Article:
The youngest recipient of the Nobel Peace Prize suggested that President Trump, who said he was spurred to take action in Syria in part by the images of dead babies after last week’s sarin attack by the regime, next visit refugee camps to meet some of the people fleeing bloodshed.
Malala Yousafzai was shot in the head by a Taliban gunman in October 2012 while going to school. She was targeted for speaking out against Taliban forces and speaking out for girls’ education without being under the thumb of Islamist forces.
UN Secretary-General Antonio Guterres just made Yousafzai, 19, the youngest recipient of the world body’s Messenger of Peace award, noting her work in refugee camps and stressing she’s a “symbol of perhaps the most important thing in the world, education for all.”
Today, Canada is making her an honorary citizen.
In an interview aired this morning, Yousafzai told CBS she was “deeply hurt” by Trump’s travel ban targeting seven then six Muslim-majority nations. Her home country, Pakistan, was not included in the ban, which has been held up in court battles.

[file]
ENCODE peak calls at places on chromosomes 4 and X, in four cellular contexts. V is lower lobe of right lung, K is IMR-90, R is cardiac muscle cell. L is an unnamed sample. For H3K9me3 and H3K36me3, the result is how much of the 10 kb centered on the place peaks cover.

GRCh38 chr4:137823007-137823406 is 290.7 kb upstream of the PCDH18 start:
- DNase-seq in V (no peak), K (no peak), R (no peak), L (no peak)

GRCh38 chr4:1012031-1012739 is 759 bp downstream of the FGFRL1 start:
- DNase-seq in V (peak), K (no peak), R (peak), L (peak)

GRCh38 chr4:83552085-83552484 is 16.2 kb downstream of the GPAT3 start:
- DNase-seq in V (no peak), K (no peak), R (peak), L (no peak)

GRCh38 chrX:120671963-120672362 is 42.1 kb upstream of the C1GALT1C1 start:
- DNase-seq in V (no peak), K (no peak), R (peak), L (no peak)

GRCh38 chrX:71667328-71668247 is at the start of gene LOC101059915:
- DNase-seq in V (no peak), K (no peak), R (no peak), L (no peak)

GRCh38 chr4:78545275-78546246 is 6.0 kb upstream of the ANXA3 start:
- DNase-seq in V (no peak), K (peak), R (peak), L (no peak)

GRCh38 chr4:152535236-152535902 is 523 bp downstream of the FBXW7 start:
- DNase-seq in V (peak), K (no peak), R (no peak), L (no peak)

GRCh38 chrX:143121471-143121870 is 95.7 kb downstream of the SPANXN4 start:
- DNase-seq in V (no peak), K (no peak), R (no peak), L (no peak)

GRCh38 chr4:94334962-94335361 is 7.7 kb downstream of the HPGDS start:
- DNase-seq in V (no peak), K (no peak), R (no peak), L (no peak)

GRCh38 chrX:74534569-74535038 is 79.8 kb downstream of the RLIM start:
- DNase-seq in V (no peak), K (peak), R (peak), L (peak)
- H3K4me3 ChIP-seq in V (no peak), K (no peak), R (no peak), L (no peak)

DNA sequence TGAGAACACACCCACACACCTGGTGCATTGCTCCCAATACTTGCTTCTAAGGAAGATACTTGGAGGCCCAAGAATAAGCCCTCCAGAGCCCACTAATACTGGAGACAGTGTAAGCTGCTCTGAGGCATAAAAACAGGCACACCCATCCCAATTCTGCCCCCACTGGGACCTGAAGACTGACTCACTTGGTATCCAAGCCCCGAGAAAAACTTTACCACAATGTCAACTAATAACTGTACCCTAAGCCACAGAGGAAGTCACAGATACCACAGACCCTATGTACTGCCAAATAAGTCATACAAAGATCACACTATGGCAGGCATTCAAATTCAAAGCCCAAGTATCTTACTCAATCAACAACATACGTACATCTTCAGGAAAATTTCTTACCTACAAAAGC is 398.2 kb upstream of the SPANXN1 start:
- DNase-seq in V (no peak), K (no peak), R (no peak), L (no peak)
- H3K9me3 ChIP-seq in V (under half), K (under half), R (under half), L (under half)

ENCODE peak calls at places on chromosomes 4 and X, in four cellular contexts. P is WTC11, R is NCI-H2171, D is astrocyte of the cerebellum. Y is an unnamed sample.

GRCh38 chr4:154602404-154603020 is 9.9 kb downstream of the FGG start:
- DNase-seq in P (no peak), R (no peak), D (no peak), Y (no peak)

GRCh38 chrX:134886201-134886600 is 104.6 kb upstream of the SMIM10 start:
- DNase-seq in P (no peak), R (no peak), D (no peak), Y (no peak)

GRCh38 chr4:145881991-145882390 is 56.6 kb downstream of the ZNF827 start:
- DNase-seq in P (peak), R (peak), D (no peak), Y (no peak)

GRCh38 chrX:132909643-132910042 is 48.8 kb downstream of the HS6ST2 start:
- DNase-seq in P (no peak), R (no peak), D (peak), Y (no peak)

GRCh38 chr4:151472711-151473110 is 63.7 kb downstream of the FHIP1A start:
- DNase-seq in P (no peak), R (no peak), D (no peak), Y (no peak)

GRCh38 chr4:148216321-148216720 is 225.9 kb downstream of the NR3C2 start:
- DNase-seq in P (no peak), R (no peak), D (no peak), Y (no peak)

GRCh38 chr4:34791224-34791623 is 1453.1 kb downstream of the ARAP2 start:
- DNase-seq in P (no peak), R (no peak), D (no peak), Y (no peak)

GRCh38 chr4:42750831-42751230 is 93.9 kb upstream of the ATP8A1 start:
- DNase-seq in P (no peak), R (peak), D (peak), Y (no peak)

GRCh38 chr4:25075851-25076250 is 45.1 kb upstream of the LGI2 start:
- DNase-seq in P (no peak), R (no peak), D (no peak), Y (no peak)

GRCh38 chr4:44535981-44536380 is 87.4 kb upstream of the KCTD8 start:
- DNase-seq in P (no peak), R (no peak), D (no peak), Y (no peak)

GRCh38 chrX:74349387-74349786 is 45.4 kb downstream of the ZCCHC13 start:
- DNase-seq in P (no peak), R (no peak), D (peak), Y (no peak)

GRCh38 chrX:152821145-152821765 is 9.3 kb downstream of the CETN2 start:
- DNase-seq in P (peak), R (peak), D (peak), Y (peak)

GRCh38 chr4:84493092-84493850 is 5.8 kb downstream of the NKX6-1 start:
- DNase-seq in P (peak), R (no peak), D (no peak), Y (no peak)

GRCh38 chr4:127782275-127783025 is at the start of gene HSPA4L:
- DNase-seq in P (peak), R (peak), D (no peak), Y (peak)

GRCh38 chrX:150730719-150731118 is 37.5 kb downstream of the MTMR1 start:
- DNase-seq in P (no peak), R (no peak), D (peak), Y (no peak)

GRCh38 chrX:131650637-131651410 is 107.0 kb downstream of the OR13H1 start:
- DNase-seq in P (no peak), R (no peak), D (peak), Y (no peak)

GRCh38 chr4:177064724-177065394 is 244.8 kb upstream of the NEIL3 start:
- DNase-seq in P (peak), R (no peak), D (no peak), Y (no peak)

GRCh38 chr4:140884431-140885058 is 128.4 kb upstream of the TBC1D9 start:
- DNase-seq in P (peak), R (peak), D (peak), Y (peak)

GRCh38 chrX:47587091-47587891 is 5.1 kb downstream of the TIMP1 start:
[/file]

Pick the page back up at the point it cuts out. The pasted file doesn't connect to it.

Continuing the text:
“To me, it just seemed like directly blaming Muslims, and that is not a solution. That is just making an excuse and hiding from the real problems. I think he needs to understand that you need to meet the people. You need to see the refugee people,” she said.
“They’re dying, whether they’re in Syria or any other country. They’re dying. They are being killed. And if you don’t open the doors, if you don’t welcome them, they will be killed,” Yousafzai added. “So it’s important that [Trump] understand that these people are in need. And I have seen them. I have went to refugee camp. And I think he needs to go to these refugee camps.”
“…President Donald Trump needs to go and see refugee children. He needs to go and visit the refugee camps. He needs to know what real life is like in a refugee camp.”
The activist visited Lancaster, Pa., this week, which has taken in a greater share of refugees than most cities.
Yousafzai emphasized that as shocking as the sarin attack was, “we need to remember that this happens each and every day” in Syria, “whether that’s through chemical weapon or any other weapon.”
“We need to think ahead. We need to think about preventing wars from starting as well. And I think for that, investment in education is the key, investing especially in the education of women and girls,” she said. “With education comes questioning, with education comes critical thinking. With education comes more opportunities. People go forward. People see the world from a different perspective.”
She added that “when we talk about going forward and achieving, like, developments, it is not possible without empowering these 130 million girls” currently not in school “I just wonder, like, why do these leaders not see this?”
As far as her own schooling, Yousafzai has applied to Oxford University.